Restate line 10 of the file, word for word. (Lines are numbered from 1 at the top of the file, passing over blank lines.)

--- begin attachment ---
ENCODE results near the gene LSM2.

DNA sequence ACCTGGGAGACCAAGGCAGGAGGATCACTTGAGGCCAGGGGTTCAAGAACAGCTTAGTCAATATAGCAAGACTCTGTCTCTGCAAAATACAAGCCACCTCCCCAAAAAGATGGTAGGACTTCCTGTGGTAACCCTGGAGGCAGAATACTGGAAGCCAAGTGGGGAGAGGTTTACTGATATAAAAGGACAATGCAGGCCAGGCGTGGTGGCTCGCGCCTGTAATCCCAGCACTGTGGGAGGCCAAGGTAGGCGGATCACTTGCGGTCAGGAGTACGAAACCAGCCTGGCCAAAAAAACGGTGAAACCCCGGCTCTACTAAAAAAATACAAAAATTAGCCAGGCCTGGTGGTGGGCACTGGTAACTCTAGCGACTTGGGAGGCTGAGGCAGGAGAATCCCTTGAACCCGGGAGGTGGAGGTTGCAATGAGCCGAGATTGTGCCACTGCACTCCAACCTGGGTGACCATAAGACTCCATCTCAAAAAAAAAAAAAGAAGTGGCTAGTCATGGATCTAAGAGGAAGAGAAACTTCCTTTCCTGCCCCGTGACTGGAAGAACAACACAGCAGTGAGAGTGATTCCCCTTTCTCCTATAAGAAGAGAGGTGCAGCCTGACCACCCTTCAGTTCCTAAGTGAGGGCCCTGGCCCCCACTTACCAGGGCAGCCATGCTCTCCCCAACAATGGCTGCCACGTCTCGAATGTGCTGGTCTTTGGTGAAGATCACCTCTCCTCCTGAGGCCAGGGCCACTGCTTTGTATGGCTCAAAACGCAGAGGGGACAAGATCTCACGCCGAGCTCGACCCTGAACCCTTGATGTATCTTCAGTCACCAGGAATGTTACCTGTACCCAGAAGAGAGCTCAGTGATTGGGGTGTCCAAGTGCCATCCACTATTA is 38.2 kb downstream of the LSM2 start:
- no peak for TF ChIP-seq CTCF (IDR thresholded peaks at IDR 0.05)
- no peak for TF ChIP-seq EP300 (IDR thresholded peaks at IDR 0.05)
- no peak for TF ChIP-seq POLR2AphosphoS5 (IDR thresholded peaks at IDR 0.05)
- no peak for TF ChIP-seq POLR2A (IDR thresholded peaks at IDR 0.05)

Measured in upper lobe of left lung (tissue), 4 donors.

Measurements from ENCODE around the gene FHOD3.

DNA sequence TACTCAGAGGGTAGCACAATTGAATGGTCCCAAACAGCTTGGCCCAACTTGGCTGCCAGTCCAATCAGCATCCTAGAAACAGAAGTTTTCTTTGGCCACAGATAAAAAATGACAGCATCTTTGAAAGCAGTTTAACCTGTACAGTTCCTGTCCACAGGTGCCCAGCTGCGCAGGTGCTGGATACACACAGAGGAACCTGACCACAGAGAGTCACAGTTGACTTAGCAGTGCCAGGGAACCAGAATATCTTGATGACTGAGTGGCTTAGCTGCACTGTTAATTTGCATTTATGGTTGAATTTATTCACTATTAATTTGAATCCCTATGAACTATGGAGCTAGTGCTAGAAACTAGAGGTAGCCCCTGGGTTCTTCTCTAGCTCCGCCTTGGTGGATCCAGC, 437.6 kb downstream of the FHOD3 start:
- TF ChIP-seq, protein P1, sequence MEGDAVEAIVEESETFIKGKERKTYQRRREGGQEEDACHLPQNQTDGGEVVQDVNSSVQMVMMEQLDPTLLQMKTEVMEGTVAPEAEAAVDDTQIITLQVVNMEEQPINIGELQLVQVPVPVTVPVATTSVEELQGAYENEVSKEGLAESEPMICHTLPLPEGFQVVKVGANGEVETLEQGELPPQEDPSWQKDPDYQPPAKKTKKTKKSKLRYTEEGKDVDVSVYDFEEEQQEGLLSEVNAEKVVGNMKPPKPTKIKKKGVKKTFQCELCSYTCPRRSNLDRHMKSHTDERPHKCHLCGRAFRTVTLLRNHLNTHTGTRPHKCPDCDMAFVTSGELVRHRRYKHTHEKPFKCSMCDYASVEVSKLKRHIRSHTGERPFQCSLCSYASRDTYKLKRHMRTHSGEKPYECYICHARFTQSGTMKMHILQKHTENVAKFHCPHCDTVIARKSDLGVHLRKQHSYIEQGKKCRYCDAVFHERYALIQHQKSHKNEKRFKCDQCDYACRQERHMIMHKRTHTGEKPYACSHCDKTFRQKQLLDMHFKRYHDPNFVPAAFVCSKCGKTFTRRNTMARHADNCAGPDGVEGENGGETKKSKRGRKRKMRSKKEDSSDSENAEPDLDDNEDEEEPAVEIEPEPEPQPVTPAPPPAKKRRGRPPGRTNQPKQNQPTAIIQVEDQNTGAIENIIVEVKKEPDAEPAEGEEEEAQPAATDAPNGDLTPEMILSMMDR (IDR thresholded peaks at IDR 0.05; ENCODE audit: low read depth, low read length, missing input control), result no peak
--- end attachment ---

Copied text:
- TF ChIP-seq, protein P1, sequence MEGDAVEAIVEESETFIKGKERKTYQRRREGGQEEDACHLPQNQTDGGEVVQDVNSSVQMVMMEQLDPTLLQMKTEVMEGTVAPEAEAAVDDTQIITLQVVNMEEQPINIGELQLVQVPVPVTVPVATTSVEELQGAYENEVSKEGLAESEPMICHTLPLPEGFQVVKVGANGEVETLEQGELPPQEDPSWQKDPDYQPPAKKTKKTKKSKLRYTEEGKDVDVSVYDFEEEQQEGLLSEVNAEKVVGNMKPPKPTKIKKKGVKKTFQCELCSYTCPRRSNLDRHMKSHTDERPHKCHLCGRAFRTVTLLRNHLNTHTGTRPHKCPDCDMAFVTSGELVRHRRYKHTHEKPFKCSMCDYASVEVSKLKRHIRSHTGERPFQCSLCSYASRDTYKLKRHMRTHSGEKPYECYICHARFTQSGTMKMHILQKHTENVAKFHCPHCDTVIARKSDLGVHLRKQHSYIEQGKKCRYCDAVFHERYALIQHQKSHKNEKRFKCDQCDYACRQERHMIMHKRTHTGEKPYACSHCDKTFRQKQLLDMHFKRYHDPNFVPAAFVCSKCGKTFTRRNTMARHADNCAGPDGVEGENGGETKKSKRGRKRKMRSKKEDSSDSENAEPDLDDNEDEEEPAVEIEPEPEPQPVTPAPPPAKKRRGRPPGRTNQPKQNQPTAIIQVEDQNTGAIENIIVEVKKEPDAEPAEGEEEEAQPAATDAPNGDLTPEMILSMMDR (IDR thresholded peaks at IDR 0.05; ENCODE audit: low read depth, low read length, missing input control), result no peak